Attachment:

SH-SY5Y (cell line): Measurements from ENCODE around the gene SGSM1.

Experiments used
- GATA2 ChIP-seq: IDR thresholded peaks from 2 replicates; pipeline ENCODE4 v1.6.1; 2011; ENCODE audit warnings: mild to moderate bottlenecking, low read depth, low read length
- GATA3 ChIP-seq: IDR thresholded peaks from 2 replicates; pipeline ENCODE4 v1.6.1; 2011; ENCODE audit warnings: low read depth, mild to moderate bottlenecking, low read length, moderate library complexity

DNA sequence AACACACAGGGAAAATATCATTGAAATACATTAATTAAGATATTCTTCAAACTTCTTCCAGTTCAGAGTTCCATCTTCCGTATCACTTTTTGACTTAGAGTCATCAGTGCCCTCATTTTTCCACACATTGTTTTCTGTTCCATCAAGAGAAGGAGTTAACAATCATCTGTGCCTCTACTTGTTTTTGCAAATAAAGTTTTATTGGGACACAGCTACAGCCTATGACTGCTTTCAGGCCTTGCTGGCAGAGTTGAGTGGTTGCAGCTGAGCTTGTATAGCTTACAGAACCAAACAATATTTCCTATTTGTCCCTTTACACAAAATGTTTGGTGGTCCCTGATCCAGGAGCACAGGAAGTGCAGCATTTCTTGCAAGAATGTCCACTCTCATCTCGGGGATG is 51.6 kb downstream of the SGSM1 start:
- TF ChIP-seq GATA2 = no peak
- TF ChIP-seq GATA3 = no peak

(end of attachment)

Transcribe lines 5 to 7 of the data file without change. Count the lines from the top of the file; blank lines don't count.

DNA sequence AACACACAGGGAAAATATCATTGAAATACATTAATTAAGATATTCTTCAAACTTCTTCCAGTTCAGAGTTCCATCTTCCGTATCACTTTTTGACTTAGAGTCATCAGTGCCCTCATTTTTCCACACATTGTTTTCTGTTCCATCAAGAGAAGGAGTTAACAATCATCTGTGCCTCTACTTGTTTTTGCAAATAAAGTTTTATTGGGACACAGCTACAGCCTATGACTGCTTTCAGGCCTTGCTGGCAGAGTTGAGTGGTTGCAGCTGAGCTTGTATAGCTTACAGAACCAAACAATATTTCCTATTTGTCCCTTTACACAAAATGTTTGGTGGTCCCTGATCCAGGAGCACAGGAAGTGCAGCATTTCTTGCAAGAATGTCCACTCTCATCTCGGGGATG is 51.6 kb downstream of the SGSM1 start:
- TF ChIP-seq GATA2 = no peak
- TF ChIP-seq GATA3 = no peak